Let’s say I’m teaching a carpentry class called Potting Sheds 101. Students sign up to learn how to build potting sheds. Their final exam is building a potting shed. They may or may not go into the potting-shed building industry after graduation. On the last day of class the final projects are evaluated. Bob’s potting shed is out of square, and collapses when the door is opened. Bob fails. Later I receive the following email from Bob:

“Hey, how are u? I’m Bob in Potting Shed 101. I failed my final project. It’s been a really hard month for me, plus I didn’t have money to buy the textbook or a hammer. I found the final project did not suit my learning style, and was shocked at how difficult it was. Talk about being expected to run before even learning to walk! I will definitely be commenting about this in the course evaluation. Plus I was delayed getting started because I had to borrow a hammer from the library, and it was recalled and still hasn’t been returned yet. Potting Shed 101 is the last class I need for my degree, and I don’t plan to build potting sheds for a living, but I really need to pass the class to graduate. Is there some extra credit work I could do to pass the course with a high enough grade to get my degree? I feel I already learned a lot, and I would need at least 65 to graduate.”

Note that Bob’s email bears a striking resemblance to the types of emails I frequently receive.

So what should I do with Bob? Here are some considerations:

  • Bob knew he would need a hammer to build potting sheds. Other students made sure they had the supplies necessary before signing up. It is unfortunate that Bob doesn’t have a hammer, but does this justify extra credit work?
  • Bob should have expected that building a potting shed would be part of Potting Sheds 101, so I don’t accept his argument that the final evaluation was unreasonable.
  • Bob is suggesting that the class doesn’t mean anything to him, but is just a course that his program required for some reason, and that he won’t use the skills (although he still claims to have learned something).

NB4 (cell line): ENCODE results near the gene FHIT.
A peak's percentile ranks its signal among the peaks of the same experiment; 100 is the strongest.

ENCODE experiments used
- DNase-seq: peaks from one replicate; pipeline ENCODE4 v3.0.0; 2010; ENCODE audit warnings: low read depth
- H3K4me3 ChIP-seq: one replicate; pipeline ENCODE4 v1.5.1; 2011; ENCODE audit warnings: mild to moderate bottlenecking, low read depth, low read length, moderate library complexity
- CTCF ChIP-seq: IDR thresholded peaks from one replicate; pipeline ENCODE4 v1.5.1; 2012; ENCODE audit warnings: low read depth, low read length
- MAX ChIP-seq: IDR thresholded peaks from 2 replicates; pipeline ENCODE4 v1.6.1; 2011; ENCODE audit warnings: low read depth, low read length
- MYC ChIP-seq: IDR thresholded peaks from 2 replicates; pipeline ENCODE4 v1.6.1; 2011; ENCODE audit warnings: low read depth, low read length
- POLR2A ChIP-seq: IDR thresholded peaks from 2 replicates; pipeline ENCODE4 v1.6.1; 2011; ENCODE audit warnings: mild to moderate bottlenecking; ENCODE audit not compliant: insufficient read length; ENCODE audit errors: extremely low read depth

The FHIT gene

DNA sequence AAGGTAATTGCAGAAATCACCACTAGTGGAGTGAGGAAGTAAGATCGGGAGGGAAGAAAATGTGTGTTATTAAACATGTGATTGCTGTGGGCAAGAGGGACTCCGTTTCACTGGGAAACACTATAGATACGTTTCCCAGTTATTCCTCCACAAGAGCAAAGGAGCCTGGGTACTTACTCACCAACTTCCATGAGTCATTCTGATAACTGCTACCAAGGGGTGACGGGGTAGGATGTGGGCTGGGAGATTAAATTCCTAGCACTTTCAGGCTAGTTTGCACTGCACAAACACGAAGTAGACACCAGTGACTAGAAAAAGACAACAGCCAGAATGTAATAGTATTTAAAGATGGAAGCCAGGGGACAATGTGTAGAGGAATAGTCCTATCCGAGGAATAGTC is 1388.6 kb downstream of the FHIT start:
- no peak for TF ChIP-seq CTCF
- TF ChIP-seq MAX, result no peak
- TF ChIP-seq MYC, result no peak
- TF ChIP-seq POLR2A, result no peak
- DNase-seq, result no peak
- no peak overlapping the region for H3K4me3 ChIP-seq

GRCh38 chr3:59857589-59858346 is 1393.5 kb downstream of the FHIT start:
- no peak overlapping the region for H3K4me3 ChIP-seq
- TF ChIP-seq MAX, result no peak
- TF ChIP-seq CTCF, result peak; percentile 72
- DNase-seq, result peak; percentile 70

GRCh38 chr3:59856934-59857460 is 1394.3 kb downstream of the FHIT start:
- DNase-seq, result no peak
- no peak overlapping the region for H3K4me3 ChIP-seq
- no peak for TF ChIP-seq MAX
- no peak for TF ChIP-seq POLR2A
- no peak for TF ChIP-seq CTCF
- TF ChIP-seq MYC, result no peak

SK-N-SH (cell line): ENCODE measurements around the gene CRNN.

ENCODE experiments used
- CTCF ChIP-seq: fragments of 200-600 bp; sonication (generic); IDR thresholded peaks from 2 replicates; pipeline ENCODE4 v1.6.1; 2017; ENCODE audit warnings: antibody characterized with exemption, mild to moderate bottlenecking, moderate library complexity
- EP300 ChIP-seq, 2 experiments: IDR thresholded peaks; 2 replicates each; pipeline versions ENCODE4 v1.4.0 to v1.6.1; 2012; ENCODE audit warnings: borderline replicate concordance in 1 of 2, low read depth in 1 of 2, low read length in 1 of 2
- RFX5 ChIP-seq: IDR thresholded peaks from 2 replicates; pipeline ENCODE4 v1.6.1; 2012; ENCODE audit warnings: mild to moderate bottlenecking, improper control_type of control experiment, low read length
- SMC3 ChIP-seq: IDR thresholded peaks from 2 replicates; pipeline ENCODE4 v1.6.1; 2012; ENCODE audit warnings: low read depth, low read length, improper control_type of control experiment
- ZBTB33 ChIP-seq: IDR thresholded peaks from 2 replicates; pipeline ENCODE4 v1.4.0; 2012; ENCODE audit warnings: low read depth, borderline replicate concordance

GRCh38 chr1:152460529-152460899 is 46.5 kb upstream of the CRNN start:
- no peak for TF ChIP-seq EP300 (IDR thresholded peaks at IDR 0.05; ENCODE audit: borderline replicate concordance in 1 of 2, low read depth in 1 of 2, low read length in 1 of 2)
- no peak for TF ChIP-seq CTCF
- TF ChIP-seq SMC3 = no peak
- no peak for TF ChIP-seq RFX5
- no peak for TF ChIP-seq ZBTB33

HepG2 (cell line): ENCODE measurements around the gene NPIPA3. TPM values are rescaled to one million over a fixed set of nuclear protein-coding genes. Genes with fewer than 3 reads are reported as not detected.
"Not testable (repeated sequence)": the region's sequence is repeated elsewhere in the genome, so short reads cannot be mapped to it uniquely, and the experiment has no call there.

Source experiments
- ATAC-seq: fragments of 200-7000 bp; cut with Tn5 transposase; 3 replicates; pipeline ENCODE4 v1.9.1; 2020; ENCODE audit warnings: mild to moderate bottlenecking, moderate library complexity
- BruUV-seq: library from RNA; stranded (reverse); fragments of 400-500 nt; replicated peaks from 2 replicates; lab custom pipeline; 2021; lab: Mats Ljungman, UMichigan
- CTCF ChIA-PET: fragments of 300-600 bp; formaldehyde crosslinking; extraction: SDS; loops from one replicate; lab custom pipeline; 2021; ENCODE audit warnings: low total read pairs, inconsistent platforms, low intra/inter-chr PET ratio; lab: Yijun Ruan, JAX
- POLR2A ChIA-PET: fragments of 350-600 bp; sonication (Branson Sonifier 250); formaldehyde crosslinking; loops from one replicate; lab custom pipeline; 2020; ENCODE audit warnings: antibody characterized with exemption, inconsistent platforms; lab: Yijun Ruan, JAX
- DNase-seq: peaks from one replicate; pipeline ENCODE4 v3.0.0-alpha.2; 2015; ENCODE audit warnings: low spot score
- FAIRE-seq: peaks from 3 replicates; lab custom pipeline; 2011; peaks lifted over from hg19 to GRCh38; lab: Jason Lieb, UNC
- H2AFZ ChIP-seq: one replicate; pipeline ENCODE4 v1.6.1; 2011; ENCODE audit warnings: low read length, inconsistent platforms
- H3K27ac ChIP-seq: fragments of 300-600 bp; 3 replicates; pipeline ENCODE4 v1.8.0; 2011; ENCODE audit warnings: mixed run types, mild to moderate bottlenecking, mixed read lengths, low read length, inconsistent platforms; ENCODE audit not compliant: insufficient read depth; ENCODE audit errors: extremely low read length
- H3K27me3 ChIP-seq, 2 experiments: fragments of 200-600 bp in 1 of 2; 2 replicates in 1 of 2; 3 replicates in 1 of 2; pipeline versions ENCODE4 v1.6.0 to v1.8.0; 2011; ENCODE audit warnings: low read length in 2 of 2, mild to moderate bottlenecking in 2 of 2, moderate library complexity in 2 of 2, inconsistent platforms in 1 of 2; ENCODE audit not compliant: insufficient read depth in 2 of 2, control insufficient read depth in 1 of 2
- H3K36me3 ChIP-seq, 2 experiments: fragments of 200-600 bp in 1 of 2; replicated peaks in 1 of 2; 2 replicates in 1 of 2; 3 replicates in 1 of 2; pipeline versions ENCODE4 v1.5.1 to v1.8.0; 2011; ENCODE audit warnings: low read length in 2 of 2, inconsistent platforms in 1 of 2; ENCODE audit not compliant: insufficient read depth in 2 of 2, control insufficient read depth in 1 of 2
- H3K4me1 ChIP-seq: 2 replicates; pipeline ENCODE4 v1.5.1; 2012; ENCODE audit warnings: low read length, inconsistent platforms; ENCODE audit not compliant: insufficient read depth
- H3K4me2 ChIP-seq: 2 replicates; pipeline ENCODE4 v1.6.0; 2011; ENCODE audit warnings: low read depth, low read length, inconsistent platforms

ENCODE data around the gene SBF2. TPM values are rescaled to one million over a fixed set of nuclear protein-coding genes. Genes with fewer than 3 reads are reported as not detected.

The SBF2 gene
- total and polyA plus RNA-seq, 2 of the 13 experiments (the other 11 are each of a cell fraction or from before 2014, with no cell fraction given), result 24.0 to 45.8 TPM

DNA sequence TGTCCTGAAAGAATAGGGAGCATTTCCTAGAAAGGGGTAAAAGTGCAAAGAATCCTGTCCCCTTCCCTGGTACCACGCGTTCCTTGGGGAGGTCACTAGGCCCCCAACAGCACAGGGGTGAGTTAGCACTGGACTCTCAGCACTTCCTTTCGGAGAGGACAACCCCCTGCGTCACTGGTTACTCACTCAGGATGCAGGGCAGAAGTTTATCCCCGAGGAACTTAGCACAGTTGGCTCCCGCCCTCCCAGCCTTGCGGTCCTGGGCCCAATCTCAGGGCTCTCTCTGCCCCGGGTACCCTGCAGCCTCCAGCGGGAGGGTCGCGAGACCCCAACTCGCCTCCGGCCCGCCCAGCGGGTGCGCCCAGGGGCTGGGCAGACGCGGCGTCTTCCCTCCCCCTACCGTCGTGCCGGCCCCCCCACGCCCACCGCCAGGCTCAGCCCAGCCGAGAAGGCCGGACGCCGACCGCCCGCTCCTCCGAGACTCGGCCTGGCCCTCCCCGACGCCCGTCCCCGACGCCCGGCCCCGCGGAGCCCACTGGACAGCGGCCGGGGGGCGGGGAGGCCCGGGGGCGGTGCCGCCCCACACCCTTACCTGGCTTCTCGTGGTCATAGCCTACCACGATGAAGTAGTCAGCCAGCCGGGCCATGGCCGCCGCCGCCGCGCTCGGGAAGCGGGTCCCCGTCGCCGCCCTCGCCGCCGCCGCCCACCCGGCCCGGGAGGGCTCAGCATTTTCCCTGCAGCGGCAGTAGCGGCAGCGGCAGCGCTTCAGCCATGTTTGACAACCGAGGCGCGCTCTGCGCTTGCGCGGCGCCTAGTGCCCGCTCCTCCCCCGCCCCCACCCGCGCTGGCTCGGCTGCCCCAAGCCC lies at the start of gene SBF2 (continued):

• Bob expects that whatever he will do for extra credit will get him at least 65% in the course, and can be done in time so that he will graduate as expected.
  • If I give Bob the opportunity for extra credit, are the other students any less deserving? Should they not be allowed extra credit projects too?

What if I cave in to Bob’s request? Bob suggests that he make ten bird houses for extra credit. Bird houses are not potting sheds, so he would be getting credit for doing a task that is much easier than the original task. Bob assumes that demonstrating a willingness to work hard is equivalent to demonstrating competency in potting-shed building. While a good work ethic is admirable, it is not the same as being able to build a potting shed. If Bob changes his mind about working in the potting shed industry, he will use the grade I gave him to convince an employer that he can build potting sheds. If Bob shows his grade in potting-shed building to prospective employers who don’t deal in potting sheds, they may take it as a sign that he is somewhat handy, has reasonable hand-eye coordination, and can handle complex tasks that require precision and attention to detail.

Let’s go one step further and assume I let Bob hand in his 10 bird houses. They are consistent with his skill at potting-shed building. Am I required to give him extra credit even though his work is substandard? If I don’t, must I allow him to do extra extra credit work?

What if the day after Bob hands in his 10 bird houses, Carrie sends me an email:

 “I heard you let Bob build bird houses for extra credit. Can I build bird houses for extra credit, too? I’d really like to improve my grade because I want to get into the Advanced Potting Sheds program.”  

This is a very competitive program, and if I let Carrie do the extra credit work, her grade would not reflect her skill at potting-shed building, but it would give her an advantage compared to other students who apply to the program.  Is that fair?

Then I hear from Marty:

“I heard you let Bob hand in bird houses for extra credit. I made some when I was in grade four. Can I hand those in for extra credit?”

If Marty has demonstrated the skill, does that not count? If he had brought a completed potting shed to class on the first day, should he have received credit for the course? Some would say yes.

Beatrice:

“I heard you were taking bird houses for extra credit. My neighbours have some. Can I get credit for those?”

I would have to explain to Beatrice that she must make the bird houses herself. She would then request step-by-step instructions on how to build a bird house, and ask if she could come to my office hours to get help.

On a box delivered to my front door, containing 20 bird houses with the “Made in China” stickers still attached:

“Here are my bird houses for extra credit. Thx. Pete”

In an email from the department head:

“WHY are you letting students build bird houses for credit in Potting Sheds 101? They’re supposed to be building POTTING SHEDS!”

You see, it’s just way too complicated.